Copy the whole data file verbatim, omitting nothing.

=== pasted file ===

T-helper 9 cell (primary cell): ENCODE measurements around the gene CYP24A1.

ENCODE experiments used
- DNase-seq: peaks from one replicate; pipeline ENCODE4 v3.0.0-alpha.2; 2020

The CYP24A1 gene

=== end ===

T-helper 9 cell (primary cell): ENCODE measurements around the gene CYP24A1.

ENCODE experiments used
- DNase-seq: peaks from one replicate; pipeline ENCODE4 v3.0.0-alpha.2; 2020

The CYP24A1 gene